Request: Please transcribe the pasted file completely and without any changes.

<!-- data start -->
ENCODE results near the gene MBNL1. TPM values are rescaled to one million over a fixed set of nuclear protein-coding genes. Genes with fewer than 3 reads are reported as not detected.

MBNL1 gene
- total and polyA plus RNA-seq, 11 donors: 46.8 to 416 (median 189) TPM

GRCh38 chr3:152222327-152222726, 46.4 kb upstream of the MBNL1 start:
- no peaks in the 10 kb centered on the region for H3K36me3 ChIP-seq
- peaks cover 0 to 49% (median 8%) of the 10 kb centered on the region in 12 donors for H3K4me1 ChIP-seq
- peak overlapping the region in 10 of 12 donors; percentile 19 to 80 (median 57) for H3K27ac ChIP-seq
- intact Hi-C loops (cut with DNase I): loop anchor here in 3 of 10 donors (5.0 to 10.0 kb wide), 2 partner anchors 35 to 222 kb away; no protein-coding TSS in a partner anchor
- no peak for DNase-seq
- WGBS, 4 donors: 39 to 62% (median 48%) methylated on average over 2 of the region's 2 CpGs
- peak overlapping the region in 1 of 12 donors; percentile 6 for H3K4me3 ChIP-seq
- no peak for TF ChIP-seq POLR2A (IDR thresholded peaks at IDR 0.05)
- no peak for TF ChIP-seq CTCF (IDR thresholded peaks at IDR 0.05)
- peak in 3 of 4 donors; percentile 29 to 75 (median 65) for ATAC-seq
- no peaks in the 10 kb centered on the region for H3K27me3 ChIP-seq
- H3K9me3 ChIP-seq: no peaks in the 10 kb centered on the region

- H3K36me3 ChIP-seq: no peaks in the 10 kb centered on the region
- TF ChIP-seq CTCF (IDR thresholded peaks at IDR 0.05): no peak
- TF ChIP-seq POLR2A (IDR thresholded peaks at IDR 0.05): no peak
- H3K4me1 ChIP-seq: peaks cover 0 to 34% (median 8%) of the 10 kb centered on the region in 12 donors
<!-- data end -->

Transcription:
ENCODE results near the gene MBNL1. TPM values are rescaled to one million over a fixed set of nuclear protein-coding genes. Genes with fewer than 3 reads are reported as not detected.

MBNL1 gene
- total and polyA plus RNA-seq, 11 donors: 46.8 to 416 (median 189) TPM

GRCh38 chr3:152222327-152222726, 46.4 kb upstream of the MBNL1 start:
- no peaks in the 10 kb centered on the region for H3K36me3 ChIP-seq
- peaks cover 0 to 49% (median 8%) of the 10 kb centered on the region in 12 donors for H3K4me1 ChIP-seq
- peak overlapping the region in 10 of 12 donors; percentile 19 to 80 (median 57) for H3K27ac ChIP-seq
- intact Hi-C loops (cut with DNase I): loop anchor here in 3 of 10 donors (5.0 to 10.0 kb wide), 2 partner anchors 35 to 222 kb away; no protein-coding TSS in a partner anchor
- no peak for DNase-seq
- WGBS, 4 donors: 39 to 62% (median 48%) methylated on average over 2 of the region's 2 CpGs
- peak overlapping the region in 1 of 12 donors; percentile 6 for H3K4me3 ChIP-seq
- no peak for TF ChIP-seq POLR2A (IDR thresholded peaks at IDR 0.05)
- no peak for TF ChIP-seq CTCF (IDR thresholded peaks at IDR 0.05)
- peak in 3 of 4 donors; percentile 29 to 75 (median 65) for ATAC-seq
- no peaks in the 10 kb centered on the region for H3K27me3 ChIP-seq
- H3K9me3 ChIP-seq: no peaks in the 10 kb centered on the region

- H3K36me3 ChIP-seq: no peaks in the 10 kb centered on the region
- TF ChIP-seq CTCF (IDR thresholded peaks at IDR 0.05): no peak
- TF ChIP-seq POLR2A (IDR thresholded peaks at IDR 0.05): no peak
- H3K4me1 ChIP-seq: peaks cover 0 to 34% (median 8%) of the 10 kb centered on the region in 12 donors